Post Author: Bill Pratt
In part 5, we continue with J. Warner Wallace’s case for the early dating of Mark, Luke, and Acts, as written in his book Cold-Case Christianity.
The eleventh piece of evidence is that Mark seems to be protecting key players. Wallace explains:
In my years as an investigator, there have been many times when a witness carefully chose his or her words to avoid dragging someone else into the case. This was particularly true when working gang cases. There were a number of times when a witness had the courage to come forward with information, but was less than forthcoming about the identity of others who might have seen something similar. Driven by the fear that these additional witnesses might be in a position of jeopardy, the witness would mention them in his or her account but refuse to specifically identify them. Most of the time the witnesses were simply trying to protect someone who they thought was defenseless and vulnerable.
I experienced just the opposite in some of my cold-case investigations. When re-interviewing witnesses who spoke to investigators years earlier, I found that they were now willing to provide me with the identities of people whom they previously refused to identify. Sometimes this was because they developed some animosity toward these people over the years; this was especially true when boyfriends and girlfriends broke up and were eventually willing to talk about each other. Sometimes it was a matter of diminishing fear; when the suspect in a case died, it wasn’t unusual to have people come forward and identify themselves simply because they were no longer afraid to do so.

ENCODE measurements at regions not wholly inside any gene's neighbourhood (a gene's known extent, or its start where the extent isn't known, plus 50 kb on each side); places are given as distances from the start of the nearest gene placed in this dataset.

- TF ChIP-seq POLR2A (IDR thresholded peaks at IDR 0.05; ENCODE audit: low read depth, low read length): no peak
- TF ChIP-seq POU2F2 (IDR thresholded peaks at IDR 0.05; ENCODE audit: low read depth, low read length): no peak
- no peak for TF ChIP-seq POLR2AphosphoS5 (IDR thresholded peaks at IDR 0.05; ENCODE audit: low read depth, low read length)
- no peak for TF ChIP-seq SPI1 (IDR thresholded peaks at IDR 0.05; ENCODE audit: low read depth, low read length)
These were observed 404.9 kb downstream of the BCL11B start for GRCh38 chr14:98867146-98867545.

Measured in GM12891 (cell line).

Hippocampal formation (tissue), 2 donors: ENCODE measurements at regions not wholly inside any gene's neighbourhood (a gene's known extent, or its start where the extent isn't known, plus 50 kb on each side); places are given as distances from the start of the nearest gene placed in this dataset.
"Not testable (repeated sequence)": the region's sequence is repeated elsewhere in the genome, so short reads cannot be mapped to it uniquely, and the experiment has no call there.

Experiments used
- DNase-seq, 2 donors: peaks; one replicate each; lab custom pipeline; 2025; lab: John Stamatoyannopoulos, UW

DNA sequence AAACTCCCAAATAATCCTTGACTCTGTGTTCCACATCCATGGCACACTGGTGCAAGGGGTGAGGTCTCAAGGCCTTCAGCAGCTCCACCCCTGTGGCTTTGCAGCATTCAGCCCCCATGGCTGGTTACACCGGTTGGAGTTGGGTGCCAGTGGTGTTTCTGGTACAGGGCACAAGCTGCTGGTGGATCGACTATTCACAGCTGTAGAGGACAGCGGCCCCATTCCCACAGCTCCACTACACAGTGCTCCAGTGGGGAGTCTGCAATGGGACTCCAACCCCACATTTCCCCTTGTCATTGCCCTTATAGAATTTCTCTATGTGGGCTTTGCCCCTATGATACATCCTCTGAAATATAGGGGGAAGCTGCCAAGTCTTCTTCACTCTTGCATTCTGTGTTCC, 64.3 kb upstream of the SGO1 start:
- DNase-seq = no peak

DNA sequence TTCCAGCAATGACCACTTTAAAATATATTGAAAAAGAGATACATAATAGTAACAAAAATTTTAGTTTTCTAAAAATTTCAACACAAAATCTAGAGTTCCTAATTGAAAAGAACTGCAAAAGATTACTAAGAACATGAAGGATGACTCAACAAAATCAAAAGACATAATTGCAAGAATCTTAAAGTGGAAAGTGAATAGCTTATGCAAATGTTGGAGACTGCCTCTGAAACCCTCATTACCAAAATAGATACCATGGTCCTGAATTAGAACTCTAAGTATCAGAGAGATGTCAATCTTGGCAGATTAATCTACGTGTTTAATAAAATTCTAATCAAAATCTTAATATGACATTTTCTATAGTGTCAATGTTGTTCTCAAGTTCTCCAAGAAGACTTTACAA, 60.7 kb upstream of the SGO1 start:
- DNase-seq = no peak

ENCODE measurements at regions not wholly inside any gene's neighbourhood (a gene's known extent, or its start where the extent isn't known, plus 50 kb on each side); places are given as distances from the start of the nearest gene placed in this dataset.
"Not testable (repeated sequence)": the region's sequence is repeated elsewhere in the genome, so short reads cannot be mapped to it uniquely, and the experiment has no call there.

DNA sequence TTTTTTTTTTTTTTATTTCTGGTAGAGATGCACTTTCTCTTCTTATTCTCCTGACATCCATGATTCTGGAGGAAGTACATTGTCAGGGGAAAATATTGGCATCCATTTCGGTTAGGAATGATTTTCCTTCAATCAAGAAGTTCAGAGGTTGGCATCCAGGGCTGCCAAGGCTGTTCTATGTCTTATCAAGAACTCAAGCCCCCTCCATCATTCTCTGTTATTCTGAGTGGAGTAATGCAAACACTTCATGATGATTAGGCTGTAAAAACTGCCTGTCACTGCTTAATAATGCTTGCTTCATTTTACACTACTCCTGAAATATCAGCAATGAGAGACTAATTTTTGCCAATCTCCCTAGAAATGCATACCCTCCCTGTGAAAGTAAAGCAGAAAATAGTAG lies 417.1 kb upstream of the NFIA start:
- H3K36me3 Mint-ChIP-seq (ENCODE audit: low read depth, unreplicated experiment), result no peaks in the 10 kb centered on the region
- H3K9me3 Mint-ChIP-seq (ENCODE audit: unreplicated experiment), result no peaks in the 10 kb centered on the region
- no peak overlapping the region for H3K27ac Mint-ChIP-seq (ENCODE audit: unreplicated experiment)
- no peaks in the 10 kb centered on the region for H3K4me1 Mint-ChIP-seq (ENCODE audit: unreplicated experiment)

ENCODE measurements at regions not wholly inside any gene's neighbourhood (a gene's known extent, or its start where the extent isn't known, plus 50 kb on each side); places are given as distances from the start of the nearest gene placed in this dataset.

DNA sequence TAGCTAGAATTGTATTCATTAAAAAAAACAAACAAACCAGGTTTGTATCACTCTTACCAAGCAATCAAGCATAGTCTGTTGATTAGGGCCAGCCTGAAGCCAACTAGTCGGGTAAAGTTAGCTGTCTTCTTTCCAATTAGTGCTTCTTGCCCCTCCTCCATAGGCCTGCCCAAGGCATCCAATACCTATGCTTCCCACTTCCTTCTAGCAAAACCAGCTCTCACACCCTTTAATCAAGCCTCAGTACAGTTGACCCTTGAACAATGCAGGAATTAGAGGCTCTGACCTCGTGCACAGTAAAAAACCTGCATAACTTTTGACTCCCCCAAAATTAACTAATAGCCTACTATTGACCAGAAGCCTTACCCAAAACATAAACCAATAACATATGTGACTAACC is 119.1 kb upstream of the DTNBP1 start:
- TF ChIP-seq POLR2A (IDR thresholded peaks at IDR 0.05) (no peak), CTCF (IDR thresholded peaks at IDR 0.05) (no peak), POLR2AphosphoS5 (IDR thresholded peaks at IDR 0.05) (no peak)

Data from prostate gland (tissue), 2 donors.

Many careful readers of Mark’s gospel have observed that there are a number of unidentified people described in his account. These anonymous characters are often in key positions in the narrative, yet Mark chose to leave them unnamed. For example, Mark’s description of the activity in the garden of Gethsemane includes the report that “one of those who stood by [the arrest of Jesus] drew his sword, and struck the slave of the high priest and cut off his ear” (Mark 14: 47). Mark chose to leave both the attacker and the man attacked unnamed in his description, even though John identified both (Peter as the attacker and Malchus as the person being attacked) in his gospel account. Similarly, Mark failed to identify the woman who anointed Jesus at the home of Simon the leper (Mark 14: 3– 9), even though John told us that it was Mary (the sister of Martha), who poured the perfume on Jesus’s head.
While skeptics have offered a number of explanations for these variations (arguing, for example, that they may simply be late embellishments in an effort to craft the growing mythology of the Gospels), something much simpler might be at work. If Mark, like some of the witnesses in my gang cases, was interested in protecting the identity of Peter (as Malchus’s attacker) and Mary (whose anointing may have been interpreted as a proclamation of Jesus’s kingly position as the Messiah), it makes sense that he might leave them unnamed so that the Jewish leadership would not be able to easily target them. In fact, Mark never even described Jesus’s raising of Mary’s brother, Lazarus.
This also makes sense if Mark was trying to protect Lazarus’s identity in the earliest years of the Christian movement, given that the resurrection of Lazarus was of critical concern to the Jewish leaders and prompted them to search for Jesus in their plot to kill him. If Mark wrote his gospel early, while Mary, Lazarus, Peter, and Malchus were still alive, it is reasonable that Mark might have wanted to leave them unnamed or simply omit the accounts that included them in the first place. Scholars generally acknowledge John’s gospel as the final addition to the New Testament collection of gospel accounts. It was most likely written at a time when Peter, Malchus, and Mary were already dead. John, like some of the witnesses in my cold cases, had the liberty to identify these important people; they were no longer in harm’s way.
In part 6, we will conclude this series and summarize why all the evidence leads to an early dating of Mark, Luke, and Acts.